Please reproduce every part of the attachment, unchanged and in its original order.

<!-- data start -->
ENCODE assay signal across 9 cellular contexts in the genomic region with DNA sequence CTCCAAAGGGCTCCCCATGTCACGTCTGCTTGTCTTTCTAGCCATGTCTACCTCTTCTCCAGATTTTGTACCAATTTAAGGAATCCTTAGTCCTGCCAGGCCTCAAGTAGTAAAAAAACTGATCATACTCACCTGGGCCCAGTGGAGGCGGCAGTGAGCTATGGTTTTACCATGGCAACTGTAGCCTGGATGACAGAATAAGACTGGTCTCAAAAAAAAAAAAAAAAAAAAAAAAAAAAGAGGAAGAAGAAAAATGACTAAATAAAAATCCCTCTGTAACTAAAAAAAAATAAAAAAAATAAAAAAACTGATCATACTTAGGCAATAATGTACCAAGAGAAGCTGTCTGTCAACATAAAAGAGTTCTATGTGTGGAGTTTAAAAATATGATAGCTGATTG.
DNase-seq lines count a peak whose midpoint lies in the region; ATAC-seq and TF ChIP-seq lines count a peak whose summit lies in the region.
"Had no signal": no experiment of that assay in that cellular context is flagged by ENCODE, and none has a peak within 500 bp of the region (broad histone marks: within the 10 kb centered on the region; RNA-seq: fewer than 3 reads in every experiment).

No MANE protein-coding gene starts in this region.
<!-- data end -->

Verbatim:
ENCODE assay signal across 9 cellular contexts in the genomic region with DNA sequence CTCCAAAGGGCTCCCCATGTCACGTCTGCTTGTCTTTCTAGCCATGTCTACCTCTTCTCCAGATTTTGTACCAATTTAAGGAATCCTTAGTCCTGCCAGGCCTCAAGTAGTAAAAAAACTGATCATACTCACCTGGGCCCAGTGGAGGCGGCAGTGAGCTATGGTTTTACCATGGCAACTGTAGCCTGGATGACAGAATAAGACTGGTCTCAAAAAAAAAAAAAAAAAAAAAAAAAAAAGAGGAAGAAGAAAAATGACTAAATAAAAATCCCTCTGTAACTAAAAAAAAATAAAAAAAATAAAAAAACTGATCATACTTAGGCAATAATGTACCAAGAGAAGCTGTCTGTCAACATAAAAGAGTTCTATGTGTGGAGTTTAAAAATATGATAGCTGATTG.
DNase-seq lines count a peak whose midpoint lies in the region; ATAC-seq and TF ChIP-seq lines count a peak whose summit lies in the region.
"Had no signal": no experiment of that assay in that cellular context is flagged by ENCODE, and none has a peak within 500 bp of the region (broad histone marks: within the 10 kb centered on the region; RNA-seq: fewer than 3 reads in every experiment).

No MANE protein-coding gene starts in this region.